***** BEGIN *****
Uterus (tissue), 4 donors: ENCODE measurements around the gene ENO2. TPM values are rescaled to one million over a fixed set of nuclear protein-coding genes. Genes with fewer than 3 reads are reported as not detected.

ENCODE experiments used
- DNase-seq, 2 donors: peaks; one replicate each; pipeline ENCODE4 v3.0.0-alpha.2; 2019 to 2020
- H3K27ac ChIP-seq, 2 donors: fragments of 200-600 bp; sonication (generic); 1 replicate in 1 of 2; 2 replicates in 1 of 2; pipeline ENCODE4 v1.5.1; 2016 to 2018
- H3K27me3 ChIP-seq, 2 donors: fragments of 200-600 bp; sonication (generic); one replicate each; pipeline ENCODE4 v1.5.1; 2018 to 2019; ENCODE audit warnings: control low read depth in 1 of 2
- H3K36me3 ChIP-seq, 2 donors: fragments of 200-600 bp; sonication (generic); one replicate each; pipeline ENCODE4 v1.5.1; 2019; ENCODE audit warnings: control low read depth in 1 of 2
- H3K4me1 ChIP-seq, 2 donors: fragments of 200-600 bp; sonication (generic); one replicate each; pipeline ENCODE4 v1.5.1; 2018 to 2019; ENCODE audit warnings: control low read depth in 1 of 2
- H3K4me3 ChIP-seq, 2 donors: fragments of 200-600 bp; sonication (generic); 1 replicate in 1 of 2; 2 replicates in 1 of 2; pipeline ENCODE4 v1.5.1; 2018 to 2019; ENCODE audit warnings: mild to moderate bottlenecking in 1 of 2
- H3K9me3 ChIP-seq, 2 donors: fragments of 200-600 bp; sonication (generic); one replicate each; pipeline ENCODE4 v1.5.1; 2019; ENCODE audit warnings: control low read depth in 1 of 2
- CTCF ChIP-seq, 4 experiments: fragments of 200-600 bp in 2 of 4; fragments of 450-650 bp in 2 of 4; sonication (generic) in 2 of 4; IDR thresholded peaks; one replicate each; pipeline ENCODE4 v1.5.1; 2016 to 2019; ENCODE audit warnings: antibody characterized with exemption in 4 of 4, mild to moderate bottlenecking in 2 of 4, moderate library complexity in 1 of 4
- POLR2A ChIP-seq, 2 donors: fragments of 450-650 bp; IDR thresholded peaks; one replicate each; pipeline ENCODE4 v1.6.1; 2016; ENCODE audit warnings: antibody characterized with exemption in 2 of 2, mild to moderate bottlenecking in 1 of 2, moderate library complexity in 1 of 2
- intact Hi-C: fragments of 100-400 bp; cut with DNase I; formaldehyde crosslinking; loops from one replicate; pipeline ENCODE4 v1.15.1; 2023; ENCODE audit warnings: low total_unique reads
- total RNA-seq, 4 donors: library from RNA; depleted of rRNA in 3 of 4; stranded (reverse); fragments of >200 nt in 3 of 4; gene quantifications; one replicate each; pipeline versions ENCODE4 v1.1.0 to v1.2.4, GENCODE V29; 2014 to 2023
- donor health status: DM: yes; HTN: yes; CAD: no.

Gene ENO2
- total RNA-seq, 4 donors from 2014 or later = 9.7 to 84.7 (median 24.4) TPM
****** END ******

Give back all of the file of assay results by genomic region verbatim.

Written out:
Uterus (tissue), 4 donors: ENCODE measurements around the gene ENO2. TPM values are rescaled to one million over a fixed set of nuclear protein-coding genes. Genes with fewer than 3 reads are reported as not detected.

ENCODE experiments used
- DNase-seq, 2 donors: peaks; one replicate each; pipeline ENCODE4 v3.0.0-alpha.2; 2019 to 2020
- H3K27ac ChIP-seq, 2 donors: fragments of 200-600 bp; sonication (generic); 1 replicate in 1 of 2; 2 replicates in 1 of 2; pipeline ENCODE4 v1.5.1; 2016 to 2018
- H3K27me3 ChIP-seq, 2 donors: fragments of 200-600 bp; sonication (generic); one replicate each; pipeline ENCODE4 v1.5.1; 2018 to 2019; ENCODE audit warnings: control low read depth in 1 of 2
- H3K36me3 ChIP-seq, 2 donors: fragments of 200-600 bp; sonication (generic); one replicate each; pipeline ENCODE4 v1.5.1; 2019; ENCODE audit warnings: control low read depth in 1 of 2
- H3K4me1 ChIP-seq, 2 donors: fragments of 200-600 bp; sonication (generic); one replicate each; pipeline ENCODE4 v1.5.1; 2018 to 2019; ENCODE audit warnings: control low read depth in 1 of 2
- H3K4me3 ChIP-seq, 2 donors: fragments of 200-600 bp; sonication (generic); 1 replicate in 1 of 2; 2 replicates in 1 of 2; pipeline ENCODE4 v1.5.1; 2018 to 2019; ENCODE audit warnings: mild to moderate bottlenecking in 1 of 2
- H3K9me3 ChIP-seq, 2 donors: fragments of 200-600 bp; sonication (generic); one replicate each; pipeline ENCODE4 v1.5.1; 2019; ENCODE audit warnings: control low read depth in 1 of 2
- CTCF ChIP-seq, 4 experiments: fragments of 200-600 bp in 2 of 4; fragments of 450-650 bp in 2 of 4; sonication (generic) in 2 of 4; IDR thresholded peaks; one replicate each; pipeline ENCODE4 v1.5.1; 2016 to 2019; ENCODE audit warnings: antibody characterized with exemption in 4 of 4, mild to moderate bottlenecking in 2 of 4, moderate library complexity in 1 of 4
- POLR2A ChIP-seq, 2 donors: fragments of 450-650 bp; IDR thresholded peaks; one replicate each; pipeline ENCODE4 v1.6.1; 2016; ENCODE audit warnings: antibody characterized with exemption in 2 of 2, mild to moderate bottlenecking in 1 of 2, moderate library complexity in 1 of 2
- intact Hi-C: fragments of 100-400 bp; cut with DNase I; formaldehyde crosslinking; loops from one replicate; pipeline ENCODE4 v1.15.1; 2023; ENCODE audit warnings: low total_unique reads
- total RNA-seq, 4 donors: library from RNA; depleted of rRNA in 3 of 4; stranded (reverse); fragments of >200 nt in 3 of 4; gene quantifications; one replicate each; pipeline versions ENCODE4 v1.1.0 to v1.2.4, GENCODE V29; 2014 to 2023
- donor health status: DM: yes; HTN: yes; CAD: no.

Gene ENO2
- total RNA-seq, 4 donors from 2014 or later = 9.7 to 84.7 (median 24.4) TPM